Thursday, September 22, 2011

Netflix DVD-rental service to become Qwikster

This summer, Netflix announced a new pricing plan on its blog raising prices almost 60% for its unlimited DVD-rental and streaming services starting September 1 (that's an increase from $9.99/month to $15.98) without explanation. Just as loyal customers settled into the new pricing plan, after expressing discontent via social media including the company’s Facebook page, Netflix CEO Reed Hastings announced another major change on the company blog. In an attempt to explain the company’s last move, Hastings announced the division of the DVD-rental branch of the company. The rationale behind this separation was the branches’ diverging cost structures and marketing needs. The new DVD-rental company, which will also include a newly-developed video game-rental division, Qwikster, will operate separately from Netflix, requiring current Netflix customers to hold a different account with Qwikster.

While this announcement explained the company’s move this summer, it similarly generated widespread confusion and anger, driving customers to express their discontent via social media and investors to express their hesitance by selling stock. The posts range from anger to disappointment to confusion. The announcement has left many customers, including some of my own friends, with questions. Will current customers have to set up a new account with Qwikster or will Netflix automatically transfer customer information to Qwikster? Will customers’ current DVD queues and movie preferences (which some customers have developed for over 10 years) transfer to Qwikster?

Netflix’s behavior within the past few months has been criticized as reckless and insensitive. While Hastings’ has expressed legitimate concerns in the past about rising operations costs (citing costs of over $500 million just to mail DVDs to customers), the company’s statements and its launch of Qwikster present a PR shortcoming. The initial announcement this summer ignored the substantial price increase, failing to neither provide an explanation nor express discontent for such a drastic move. While Hastings tried to make amends for past wrongs with his latest blog post, the new blog left many customers feeling bitter toward the company and its newest endeavor. Moreover, the supplementary YouTube post did not fully deliver. Although normally a good strategy to build a more personal relationship with the customer and open up dialogue across more social media platforms, it felt scripted and was probably released too late. Furthermore, the company has yet to respond to customers’ questions and concerns via the blog, Facebook, Twitter or YouTube.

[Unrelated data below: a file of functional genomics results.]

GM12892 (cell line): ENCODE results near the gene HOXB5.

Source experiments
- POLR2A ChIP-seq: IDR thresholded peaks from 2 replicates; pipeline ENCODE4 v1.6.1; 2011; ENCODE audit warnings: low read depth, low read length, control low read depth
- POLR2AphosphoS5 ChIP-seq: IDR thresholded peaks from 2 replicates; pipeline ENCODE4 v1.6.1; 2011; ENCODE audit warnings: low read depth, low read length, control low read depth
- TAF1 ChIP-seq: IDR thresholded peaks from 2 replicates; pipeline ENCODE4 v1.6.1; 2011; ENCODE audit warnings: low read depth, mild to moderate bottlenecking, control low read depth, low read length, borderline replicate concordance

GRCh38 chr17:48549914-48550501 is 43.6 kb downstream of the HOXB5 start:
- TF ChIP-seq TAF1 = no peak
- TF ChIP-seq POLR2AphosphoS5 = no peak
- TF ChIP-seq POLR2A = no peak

Many people have also questioned the branding of the new DVD and video-rental branch, Qwikster. The logic of the name is puzzling because this branch of the company actually provides a slower service. As many people turn to streaming alternatives, such as Amazon’s Instant Video, Hulu, and cable providers, Qwikster is not the "qwik"-est option. Additionally, the spelling of the new name is confusing—Qwikster could easily be confused as Qwickster or Quickster. To make matters worse, Qwikster, happens to be the Twitter handle of a drug-endorsing, girl-chasing man (whose Twitter backdrop displays Sesame Street’s Elmo smoking a marijuana cigarette), adding a few more layers to their brand reputation and social media dilemmas.

While Netflix has already committed some errors, there is still time to gain positive sentiment and improve customer relations:

· Return to the company’s roots: people love Netflix because the service is convenient. Netflix can help current customers transition to the new rental service by transferring account information including outstanding queues and movie preferences.

· Engage customers in a dialogue: utilize the blog, Twitter, Facebook and other social media tools to talk directly with customers and answer their questions. Netflix ought to take advantage of social media to mend hurting relationships with customers and remind them that they are valued.

· Be real: every business experiences financial woes and needs to take action, especially in a tough economic climate. Netflix ought to be honest with customers and give them legitimate support for their actions. By cueing customer in on rising operations’ costs, Netflix can establish transparency and help customers understand its situation.

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